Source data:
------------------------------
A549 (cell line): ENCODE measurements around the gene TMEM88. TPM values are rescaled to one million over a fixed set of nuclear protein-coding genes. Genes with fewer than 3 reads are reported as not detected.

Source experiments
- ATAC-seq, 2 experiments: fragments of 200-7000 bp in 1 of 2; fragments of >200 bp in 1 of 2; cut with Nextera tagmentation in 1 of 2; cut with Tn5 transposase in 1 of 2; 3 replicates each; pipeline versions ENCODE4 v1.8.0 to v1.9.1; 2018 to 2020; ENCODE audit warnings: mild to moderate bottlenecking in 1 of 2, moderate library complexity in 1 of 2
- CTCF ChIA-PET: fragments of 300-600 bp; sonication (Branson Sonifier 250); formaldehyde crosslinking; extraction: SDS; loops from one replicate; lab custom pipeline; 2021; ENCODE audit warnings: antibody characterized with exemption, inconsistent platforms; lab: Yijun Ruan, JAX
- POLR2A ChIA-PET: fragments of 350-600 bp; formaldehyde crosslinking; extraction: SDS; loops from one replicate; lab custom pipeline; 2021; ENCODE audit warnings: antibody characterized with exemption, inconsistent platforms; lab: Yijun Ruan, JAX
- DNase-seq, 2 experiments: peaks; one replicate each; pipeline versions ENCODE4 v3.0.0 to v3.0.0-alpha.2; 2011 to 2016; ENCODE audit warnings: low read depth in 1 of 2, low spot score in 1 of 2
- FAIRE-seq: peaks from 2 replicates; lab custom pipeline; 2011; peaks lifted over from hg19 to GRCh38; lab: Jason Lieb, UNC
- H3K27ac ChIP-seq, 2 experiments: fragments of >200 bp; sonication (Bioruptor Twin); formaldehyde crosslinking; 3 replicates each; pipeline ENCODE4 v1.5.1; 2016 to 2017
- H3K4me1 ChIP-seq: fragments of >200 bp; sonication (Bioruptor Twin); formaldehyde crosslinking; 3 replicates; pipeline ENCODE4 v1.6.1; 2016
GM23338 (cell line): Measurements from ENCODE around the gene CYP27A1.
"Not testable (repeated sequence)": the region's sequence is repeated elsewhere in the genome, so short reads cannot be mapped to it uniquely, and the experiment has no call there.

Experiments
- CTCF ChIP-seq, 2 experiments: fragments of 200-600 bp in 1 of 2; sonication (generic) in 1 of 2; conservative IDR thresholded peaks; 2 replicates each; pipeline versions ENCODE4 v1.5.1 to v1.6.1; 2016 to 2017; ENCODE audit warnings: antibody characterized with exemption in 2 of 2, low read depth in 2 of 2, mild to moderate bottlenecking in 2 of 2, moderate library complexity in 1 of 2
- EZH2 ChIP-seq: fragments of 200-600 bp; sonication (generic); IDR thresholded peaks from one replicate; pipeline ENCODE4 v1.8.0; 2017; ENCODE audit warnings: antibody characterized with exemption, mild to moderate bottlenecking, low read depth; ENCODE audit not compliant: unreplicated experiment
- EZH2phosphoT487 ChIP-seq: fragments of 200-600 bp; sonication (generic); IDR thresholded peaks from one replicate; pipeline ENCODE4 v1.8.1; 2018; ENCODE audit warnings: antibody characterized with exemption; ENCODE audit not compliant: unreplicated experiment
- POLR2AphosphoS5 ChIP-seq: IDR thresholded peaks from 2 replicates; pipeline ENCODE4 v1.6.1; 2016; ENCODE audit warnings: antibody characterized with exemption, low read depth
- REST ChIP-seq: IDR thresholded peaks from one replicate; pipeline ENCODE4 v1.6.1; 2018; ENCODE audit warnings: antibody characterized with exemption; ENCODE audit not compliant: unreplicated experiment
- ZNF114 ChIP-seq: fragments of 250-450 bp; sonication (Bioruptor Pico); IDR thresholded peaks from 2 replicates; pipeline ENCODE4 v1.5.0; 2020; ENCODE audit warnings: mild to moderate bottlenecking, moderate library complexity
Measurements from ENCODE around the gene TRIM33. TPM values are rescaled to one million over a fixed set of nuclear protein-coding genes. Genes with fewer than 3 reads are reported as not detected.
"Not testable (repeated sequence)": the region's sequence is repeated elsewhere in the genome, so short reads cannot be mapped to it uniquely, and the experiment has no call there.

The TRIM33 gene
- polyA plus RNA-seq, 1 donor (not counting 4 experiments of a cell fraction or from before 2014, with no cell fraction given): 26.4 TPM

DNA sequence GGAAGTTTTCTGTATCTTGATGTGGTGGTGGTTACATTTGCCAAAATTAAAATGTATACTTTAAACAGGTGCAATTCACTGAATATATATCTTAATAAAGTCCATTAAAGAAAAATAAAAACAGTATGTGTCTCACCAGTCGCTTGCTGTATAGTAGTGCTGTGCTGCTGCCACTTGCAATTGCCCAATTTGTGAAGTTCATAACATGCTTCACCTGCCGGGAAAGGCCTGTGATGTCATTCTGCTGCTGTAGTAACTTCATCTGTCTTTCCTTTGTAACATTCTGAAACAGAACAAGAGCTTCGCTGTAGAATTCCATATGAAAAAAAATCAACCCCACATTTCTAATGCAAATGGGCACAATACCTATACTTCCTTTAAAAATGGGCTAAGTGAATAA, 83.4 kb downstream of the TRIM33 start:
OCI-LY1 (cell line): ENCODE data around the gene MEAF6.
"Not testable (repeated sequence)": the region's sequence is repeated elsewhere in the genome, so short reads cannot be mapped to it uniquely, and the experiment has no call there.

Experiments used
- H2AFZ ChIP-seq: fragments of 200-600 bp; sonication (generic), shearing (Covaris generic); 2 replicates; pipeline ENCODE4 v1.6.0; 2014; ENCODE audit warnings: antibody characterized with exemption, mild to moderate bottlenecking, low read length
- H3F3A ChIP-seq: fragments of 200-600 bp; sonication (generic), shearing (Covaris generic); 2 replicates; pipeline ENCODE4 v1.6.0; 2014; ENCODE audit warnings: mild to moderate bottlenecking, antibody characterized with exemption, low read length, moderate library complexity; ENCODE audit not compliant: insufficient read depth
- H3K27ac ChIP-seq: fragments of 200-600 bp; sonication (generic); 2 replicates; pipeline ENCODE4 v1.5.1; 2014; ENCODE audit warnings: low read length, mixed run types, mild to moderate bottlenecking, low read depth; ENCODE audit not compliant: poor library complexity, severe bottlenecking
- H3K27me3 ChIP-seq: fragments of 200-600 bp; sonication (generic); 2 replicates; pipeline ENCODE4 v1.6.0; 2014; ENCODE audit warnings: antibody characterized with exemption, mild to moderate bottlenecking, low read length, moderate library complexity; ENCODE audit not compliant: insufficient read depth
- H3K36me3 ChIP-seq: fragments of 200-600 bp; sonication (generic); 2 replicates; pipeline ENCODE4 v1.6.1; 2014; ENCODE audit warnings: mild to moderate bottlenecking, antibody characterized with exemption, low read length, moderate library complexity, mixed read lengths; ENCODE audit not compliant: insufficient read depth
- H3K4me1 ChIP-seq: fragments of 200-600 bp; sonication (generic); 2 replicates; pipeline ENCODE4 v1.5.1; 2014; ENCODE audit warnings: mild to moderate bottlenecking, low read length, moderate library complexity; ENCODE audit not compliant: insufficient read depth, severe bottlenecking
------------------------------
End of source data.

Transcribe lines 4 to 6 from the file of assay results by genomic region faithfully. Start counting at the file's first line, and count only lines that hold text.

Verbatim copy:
- CTCF ChIA-PET: fragments of 300-600 bp; sonication (Branson Sonifier 250); formaldehyde crosslinking; extraction: SDS; loops from one replicate; lab custom pipeline; 2021; ENCODE audit warnings: antibody characterized with exemption, inconsistent platforms; lab: Yijun Ruan, JAX
- POLR2A ChIA-PET: fragments of 350-600 bp; formaldehyde crosslinking; extraction: SDS; loops from one replicate; lab custom pipeline; 2021; ENCODE audit warnings: antibody characterized with exemption, inconsistent platforms; lab: Yijun Ruan, JAX
- DNase-seq, 2 experiments: peaks; one replicate each; pipeline versions ENCODE4 v3.0.0 to v3.0.0-alpha.2; 2011 to 2016; ENCODE audit warnings: low read depth in 1 of 2, low spot score in 1 of 2